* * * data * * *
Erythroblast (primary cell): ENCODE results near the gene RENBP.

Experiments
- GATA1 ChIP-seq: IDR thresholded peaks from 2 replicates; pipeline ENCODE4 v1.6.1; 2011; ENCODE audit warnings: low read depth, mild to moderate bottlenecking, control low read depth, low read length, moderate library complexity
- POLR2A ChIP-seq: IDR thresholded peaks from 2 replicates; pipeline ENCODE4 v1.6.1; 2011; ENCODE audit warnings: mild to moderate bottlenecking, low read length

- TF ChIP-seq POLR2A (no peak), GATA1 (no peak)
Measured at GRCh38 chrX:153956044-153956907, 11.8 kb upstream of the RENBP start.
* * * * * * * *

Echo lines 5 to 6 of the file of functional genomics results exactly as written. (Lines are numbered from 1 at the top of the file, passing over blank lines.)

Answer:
- TF ChIP-seq POLR2A (no peak), GATA1 (no peak)
Measured at GRCh38 chrX:153956044-153956907, 11.8 kb upstream of the RENBP start.